- On a very different, somber note... we've been reading about the global financial crisis; about the credit crisis; about the bad mortgages; about banks shutting down; about the stock market slump; about the job market slowdown. But somehow, it all seemed far away. But then you read something like this [via Hawkeye] and WHAM!, it really hits home how easily things can go out of control. Real sad...

Monday, October 06, 2008

Kaadhalil Vizhundhen

Romances in Tamil cinema mostly fell into the candyfloss category earlier but we've recently had more directors take chances within the genre, leading to movies that are more surprising and less predictabe. Kaadhalil Vizhundhen is one more addition to the list. Though it starts off on a familiar note, it soon takes a turn into darker territory and never looks back. With a strong lead character and a good screenplay, it keeps us interested though a few missteps prevent it from having the emotional impact it aims for.

Sabapathy(Nakul), on the run with his lover Meera(Sunaina), boards a train and ends up narrating his story to a sympathetic TTE(Livingston). He tells the TTE about Meera taking care of him while he was recuperating from an accident that was her fault; his love for her, that he kept silent about for fear of losing her friendship; and her eventual reciprocation after learning about his true feelings. But as he tells the TTE about the circumstances that have forced them to go on the run, the TTE realizes that things are more serious than what he initially thought.

Recently we have had several movies follow the narrative structure where things start off with something interesting and the film then rewinds to show us what led to that. While some movies, like Kee. Mu. misuse this technique by revealing their cards and lessening the suspense, others, like Alibaba, use the start to set our expectations and then proceed to break them. Kaadhalil Vizhundhen, thankfully, falls in the latter category. The familiar lovers-on-the-run start reveals itself to be something very different once Nakul finishes his story and we are as surprised as Livingston at the turn of events.

The entire movie rests on the shoulders of the character played by Nakul. How much we like the movie depends on how much we buy into the transformation of his character and his subsequent actions. The director lays the groundwork quite well for this. There is a strong, valid foundation for his feelings for Sunaina and both the depth of his love and his fierce way of expressing it are well-etched out. So we feel for him. There are still a couple of scenes(like the one where he cuts her nails) where things get a bit weird but for the most part, he earns our sympathy with his situation. His character is also the reason why the violence, though bloody and gory, doesn't feel gratuitous or exploitative.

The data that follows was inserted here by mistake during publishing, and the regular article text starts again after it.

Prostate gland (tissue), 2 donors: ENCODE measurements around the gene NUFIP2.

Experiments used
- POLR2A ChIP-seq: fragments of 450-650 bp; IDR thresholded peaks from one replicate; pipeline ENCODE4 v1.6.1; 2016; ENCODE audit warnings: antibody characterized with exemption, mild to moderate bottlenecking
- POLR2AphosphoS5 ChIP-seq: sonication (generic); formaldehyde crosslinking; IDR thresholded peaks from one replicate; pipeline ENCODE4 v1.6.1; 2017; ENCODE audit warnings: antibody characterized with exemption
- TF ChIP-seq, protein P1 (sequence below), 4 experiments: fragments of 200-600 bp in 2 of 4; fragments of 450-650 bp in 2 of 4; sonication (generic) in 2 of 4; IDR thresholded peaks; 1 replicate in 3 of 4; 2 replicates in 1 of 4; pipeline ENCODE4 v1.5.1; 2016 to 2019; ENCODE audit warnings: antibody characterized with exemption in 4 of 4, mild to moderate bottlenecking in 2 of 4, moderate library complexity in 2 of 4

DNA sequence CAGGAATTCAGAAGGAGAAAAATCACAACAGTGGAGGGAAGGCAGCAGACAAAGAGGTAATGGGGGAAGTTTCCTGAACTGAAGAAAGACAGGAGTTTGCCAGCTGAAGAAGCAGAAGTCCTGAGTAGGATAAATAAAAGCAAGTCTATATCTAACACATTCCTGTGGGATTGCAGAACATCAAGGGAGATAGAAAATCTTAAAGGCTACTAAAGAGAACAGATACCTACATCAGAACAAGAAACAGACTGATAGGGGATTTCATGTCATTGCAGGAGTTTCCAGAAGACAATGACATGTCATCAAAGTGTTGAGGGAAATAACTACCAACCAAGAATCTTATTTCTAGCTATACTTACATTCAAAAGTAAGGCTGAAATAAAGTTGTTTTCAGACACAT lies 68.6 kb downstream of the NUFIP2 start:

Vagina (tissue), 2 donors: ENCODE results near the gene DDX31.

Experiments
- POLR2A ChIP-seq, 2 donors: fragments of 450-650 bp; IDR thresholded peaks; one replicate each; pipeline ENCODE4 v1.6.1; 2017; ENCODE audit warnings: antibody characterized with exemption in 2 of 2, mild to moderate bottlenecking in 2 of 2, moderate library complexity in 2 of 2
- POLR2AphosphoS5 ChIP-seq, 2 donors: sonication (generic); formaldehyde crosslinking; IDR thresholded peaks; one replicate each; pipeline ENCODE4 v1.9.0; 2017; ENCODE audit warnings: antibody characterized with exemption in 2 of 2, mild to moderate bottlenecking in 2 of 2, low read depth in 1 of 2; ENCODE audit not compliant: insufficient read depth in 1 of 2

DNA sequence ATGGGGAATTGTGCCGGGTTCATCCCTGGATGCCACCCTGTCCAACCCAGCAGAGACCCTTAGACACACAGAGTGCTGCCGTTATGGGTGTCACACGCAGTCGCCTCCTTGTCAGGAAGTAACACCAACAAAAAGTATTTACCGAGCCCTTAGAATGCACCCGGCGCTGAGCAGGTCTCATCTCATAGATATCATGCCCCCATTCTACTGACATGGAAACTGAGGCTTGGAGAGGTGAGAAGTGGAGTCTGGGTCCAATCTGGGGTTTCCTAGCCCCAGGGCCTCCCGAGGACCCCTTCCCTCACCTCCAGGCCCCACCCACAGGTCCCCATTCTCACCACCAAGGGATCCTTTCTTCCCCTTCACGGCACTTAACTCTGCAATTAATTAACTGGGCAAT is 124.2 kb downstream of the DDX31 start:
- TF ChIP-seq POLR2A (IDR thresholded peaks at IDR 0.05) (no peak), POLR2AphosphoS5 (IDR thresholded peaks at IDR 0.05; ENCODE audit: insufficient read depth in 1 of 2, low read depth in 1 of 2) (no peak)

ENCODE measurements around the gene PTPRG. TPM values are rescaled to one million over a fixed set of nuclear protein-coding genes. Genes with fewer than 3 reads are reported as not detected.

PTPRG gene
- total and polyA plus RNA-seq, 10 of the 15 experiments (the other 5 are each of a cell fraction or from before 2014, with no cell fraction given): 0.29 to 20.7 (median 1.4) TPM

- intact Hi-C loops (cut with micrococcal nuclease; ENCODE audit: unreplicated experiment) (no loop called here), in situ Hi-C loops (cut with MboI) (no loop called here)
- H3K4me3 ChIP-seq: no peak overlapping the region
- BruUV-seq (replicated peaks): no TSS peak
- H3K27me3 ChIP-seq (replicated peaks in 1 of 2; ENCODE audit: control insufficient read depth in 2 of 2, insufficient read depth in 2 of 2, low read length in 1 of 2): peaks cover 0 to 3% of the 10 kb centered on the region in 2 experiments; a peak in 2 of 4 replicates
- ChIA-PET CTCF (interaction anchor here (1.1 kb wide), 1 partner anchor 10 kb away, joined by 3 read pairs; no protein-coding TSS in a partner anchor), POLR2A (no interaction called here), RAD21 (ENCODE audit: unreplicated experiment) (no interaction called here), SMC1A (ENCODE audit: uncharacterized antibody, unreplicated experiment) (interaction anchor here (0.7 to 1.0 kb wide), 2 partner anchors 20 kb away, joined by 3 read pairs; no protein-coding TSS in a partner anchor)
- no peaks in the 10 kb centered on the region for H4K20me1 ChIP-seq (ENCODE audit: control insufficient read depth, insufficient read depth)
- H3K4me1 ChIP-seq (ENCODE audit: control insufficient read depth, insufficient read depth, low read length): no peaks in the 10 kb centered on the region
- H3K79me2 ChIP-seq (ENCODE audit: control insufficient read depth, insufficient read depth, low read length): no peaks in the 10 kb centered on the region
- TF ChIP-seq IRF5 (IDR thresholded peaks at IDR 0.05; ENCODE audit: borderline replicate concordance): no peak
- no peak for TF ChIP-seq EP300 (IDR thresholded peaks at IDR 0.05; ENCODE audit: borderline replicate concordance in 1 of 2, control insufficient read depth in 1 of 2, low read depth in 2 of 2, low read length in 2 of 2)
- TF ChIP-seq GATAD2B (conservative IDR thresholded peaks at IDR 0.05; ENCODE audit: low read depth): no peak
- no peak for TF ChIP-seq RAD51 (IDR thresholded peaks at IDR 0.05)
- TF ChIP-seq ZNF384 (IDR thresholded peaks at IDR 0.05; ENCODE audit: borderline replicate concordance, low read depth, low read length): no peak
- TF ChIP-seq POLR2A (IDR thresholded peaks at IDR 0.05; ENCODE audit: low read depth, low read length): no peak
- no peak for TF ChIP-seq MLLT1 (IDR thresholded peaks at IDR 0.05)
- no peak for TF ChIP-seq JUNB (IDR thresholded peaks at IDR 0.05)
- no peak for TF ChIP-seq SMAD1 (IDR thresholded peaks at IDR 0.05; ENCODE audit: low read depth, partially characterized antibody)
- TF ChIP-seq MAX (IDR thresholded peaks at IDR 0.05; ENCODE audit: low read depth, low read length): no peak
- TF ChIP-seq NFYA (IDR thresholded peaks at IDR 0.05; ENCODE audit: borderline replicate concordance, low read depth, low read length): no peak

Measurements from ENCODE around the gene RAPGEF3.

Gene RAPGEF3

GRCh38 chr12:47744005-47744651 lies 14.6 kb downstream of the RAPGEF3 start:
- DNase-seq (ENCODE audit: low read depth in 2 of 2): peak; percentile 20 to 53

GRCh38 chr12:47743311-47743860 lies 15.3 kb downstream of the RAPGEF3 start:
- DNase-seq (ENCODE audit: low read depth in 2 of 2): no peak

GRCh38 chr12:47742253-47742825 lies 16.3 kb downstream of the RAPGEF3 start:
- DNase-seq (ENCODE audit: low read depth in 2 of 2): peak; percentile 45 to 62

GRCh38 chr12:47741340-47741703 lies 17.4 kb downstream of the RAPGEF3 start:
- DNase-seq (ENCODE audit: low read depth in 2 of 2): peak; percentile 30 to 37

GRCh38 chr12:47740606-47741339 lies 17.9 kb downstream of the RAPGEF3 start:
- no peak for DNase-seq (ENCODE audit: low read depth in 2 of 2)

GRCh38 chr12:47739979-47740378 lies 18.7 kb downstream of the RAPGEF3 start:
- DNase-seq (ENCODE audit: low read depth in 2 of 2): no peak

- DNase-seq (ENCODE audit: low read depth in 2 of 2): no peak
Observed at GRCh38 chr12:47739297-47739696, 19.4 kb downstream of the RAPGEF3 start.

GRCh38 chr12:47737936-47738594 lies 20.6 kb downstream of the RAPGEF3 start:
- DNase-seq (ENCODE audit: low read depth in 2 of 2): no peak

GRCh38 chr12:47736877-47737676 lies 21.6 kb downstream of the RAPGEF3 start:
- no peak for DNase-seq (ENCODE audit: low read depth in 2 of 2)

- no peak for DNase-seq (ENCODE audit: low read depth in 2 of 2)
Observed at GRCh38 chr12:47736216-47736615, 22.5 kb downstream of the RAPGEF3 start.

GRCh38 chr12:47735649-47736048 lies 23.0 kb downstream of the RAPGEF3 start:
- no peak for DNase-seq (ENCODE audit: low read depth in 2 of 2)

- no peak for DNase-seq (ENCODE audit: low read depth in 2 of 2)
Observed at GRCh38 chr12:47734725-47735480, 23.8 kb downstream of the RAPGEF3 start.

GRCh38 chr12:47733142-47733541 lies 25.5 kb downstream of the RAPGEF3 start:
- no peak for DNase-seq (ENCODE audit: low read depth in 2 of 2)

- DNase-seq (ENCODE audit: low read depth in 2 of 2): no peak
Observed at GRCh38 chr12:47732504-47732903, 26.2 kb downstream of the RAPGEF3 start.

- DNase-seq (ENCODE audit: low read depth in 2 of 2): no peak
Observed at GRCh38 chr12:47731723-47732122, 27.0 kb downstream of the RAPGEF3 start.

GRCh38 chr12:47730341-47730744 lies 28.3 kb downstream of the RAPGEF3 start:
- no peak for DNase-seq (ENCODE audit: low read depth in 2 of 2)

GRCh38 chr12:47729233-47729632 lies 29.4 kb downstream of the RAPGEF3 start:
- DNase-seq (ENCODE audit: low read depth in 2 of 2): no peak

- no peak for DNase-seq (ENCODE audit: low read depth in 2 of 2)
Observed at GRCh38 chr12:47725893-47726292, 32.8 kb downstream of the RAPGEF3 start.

Tamil directors are usually guilty of oversimplifying things. Everything is spelt out and there is little that is left to our imagination or understanding. The director here goes the other way and leaves too many things for us to figure out. Some of these, like why Sunaina takes so long to respond to Nakul and what exactly happens during that time, raise some anticipation about an upcoming explanation or surprise, which never comes. Others, like what exactly led to the key plot point that drives the entire movie, are even more damaging since are trying to figure out what happened instead of being pulled along by the movie. It is possible to piece together what happened from the dialogs and actions of the people involved but some kind of explanation would have generated sympathy for one of the key characters and increased our involvement in the events that transpire.

Nakul, the chubby kid from Boys, has undergone an impressive transformation to play hero here. He seems a bit rough around the edges initially but comes into his own as his character gets some new shades. Sunaina is pretty in a simple way but doesn't have much to do. Naakku Mukka... became a rage when the audio was released and brought with it the kind of publicity that no amount of marketing could have generated. Those who enjoyed its fast beats and fun lyrics won't be disappointed in the way it's been picturized. It is real energetic and features some fast dancing from Nakul. The song's second appearance, probably added owing to its popularity, isn't as impressive though. The rest of the soundtrack isn't too bad either. Thozhiyaa... has a catchy tune and some apt lyrics too while Unakkena Naan... has Vijay Anthony's unique stamp over it.

Wednesday, October 01, 2008

4 New Reviews

Reviews for Dhanam, Kee. Mu., Alibaba and Saroja are now online @ bbreviews.